Damper a Wood Stove to Maximize Heat Output

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Damper a Wood Stove to Maximize Heat Output

The best damper adjustment for a wood burning stove is one that delivers the best balance between combustion efficiency (percentage of energy in the wood that gets converted to heat) and thermal efficiency (percentage of heat that stays in the house and does not go up the chimney).

Steps

  1. Try a flue thermometer. The easiest way for a beginner to obtain the proper damper setting is with the use of a flue thermometer. These can be obtained from most stores that sell wood burning appliances.
    • There are 2 types of flue thermometer on the market, one that captures the temperature of the flue pipe (least accurate, particularly if you are using double-walled stovepipe), and one that has a probe that picks up the temperature of the flue gases inside the pipe (slightly more expensive and requires drilling a 1/4" hole in the flue pipe, but is well worth it.)
  2. Install the flue thermometer according to the directions on the package (usually about 18" from the stove).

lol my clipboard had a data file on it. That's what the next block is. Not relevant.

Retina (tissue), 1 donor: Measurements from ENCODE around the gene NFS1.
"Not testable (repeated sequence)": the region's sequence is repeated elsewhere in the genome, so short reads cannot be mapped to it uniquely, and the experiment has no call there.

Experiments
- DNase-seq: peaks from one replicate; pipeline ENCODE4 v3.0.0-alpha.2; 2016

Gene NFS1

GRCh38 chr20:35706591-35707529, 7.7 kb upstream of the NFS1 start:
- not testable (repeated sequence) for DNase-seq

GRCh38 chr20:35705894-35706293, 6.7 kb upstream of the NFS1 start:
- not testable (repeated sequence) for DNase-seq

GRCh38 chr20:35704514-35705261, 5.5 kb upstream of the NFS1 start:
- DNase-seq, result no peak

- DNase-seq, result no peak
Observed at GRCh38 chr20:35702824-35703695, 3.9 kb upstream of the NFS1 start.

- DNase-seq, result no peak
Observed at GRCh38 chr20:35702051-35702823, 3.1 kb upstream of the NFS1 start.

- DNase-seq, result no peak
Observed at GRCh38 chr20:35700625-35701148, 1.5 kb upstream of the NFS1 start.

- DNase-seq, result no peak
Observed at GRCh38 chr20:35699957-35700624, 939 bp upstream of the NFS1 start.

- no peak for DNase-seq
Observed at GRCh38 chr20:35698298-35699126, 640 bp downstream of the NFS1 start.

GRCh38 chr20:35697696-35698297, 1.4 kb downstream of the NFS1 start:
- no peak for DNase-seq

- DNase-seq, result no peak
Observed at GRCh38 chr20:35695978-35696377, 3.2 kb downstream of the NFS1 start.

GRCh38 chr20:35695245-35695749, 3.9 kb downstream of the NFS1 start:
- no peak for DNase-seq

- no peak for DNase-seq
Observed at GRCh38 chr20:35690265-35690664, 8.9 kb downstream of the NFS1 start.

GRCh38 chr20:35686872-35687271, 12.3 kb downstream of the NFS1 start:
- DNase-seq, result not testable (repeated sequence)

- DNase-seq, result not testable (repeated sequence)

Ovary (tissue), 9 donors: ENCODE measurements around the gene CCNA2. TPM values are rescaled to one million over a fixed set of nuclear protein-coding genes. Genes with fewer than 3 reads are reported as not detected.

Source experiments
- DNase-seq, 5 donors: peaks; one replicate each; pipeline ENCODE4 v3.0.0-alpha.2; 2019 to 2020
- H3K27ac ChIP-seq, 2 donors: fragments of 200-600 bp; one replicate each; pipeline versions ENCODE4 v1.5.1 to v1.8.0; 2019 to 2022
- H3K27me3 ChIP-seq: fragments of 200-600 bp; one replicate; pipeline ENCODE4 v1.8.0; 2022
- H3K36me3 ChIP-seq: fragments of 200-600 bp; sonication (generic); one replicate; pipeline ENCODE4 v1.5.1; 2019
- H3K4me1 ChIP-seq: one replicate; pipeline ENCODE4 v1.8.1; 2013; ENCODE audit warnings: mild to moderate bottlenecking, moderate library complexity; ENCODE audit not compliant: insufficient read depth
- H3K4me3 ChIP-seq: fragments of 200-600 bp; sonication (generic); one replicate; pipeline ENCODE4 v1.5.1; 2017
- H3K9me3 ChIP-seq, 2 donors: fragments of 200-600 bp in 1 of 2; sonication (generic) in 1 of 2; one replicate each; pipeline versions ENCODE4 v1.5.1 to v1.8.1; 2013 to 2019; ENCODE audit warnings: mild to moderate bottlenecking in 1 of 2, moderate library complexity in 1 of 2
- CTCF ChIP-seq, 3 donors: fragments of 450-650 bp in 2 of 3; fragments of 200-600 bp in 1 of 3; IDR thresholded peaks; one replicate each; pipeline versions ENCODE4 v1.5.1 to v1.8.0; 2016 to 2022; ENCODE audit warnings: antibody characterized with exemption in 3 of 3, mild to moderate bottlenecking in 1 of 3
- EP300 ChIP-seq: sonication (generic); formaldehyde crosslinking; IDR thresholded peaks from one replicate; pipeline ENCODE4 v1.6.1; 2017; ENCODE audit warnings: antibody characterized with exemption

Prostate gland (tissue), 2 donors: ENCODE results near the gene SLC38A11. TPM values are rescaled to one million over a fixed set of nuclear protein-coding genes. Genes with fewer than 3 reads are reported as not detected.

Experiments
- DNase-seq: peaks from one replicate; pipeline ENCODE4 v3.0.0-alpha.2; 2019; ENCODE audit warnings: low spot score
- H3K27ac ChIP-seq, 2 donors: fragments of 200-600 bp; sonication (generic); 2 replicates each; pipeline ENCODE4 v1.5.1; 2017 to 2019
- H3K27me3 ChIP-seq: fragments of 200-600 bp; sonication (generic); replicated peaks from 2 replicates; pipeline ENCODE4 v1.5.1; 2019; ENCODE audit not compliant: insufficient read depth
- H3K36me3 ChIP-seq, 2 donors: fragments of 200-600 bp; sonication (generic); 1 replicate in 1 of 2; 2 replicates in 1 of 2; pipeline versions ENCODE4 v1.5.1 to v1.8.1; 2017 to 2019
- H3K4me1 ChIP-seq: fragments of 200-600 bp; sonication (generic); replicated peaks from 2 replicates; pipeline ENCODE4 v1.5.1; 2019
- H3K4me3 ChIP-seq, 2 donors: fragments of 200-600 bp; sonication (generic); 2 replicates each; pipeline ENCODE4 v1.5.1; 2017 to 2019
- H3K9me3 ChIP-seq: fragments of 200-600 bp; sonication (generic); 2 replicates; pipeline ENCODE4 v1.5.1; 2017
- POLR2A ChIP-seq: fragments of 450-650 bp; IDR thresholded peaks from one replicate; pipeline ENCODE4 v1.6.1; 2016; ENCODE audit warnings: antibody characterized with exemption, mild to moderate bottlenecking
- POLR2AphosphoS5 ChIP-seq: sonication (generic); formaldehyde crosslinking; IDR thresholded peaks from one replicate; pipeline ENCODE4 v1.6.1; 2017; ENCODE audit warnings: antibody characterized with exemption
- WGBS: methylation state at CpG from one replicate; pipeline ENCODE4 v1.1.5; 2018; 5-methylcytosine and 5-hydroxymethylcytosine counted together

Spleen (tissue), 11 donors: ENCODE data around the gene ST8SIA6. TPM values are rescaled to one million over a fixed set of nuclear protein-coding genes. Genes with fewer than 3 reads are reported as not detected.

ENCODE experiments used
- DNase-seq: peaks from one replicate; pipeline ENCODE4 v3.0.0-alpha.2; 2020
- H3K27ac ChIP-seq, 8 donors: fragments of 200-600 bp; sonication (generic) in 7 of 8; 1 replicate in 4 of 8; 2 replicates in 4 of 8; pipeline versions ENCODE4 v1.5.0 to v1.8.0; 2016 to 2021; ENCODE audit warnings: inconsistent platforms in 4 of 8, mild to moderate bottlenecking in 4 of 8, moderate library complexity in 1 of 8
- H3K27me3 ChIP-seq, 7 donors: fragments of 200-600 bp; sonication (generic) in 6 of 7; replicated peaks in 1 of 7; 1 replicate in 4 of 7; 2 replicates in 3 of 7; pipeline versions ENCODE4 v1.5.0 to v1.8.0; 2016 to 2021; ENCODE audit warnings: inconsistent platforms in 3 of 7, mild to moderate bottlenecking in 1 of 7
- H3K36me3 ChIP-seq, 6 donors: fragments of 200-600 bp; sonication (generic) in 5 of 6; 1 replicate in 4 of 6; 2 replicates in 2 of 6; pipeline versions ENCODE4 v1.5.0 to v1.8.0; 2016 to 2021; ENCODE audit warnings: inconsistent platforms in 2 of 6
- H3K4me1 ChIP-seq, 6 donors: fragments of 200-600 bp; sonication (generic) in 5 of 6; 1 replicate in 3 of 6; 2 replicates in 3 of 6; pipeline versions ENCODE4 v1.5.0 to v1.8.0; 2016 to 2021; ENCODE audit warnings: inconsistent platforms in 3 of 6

3. As a general rule of thumb, you will want to maintain flue gas temperatures between 400F and 900F, depending on the design of the stove. The manufacturer of your stove may recommend a narrower range than this, consult your operator's manual if in doubt.
    • To raise the flue temperature, open the damper.
    • To lower the flue temperature, close the damper.

Tips

  • To raise the flue temperature, open the damper.
  • To lower the flue temperature, close the damper.*
  • Even at the best of times, you need to let about 20% of the heat produced in a wood stove escape up the chimney in order to obtain enough draft for proper combustion.
  • Overall efficiency, particularly in a high efficiency or airtight wood stove, drops off dramatically if you are using wood that is not properly dried (green)
  • Denser woods (i.e. maple, cherry, hornbeam) will produce more heat than lighter woods (aspen, basswood, etc), and if you have mixed firewood, use the lighter wood on milder days. That way you can still burn efficiently without overheating your house, rather than closing the damper down so the fire is inefficient.

Warnings

  • If your flue temperature is frequently below 400F (due to wood condition or because the damper is frequently closed), you will need to clean your chimney much more frequently to reduce your risk of chimney fires

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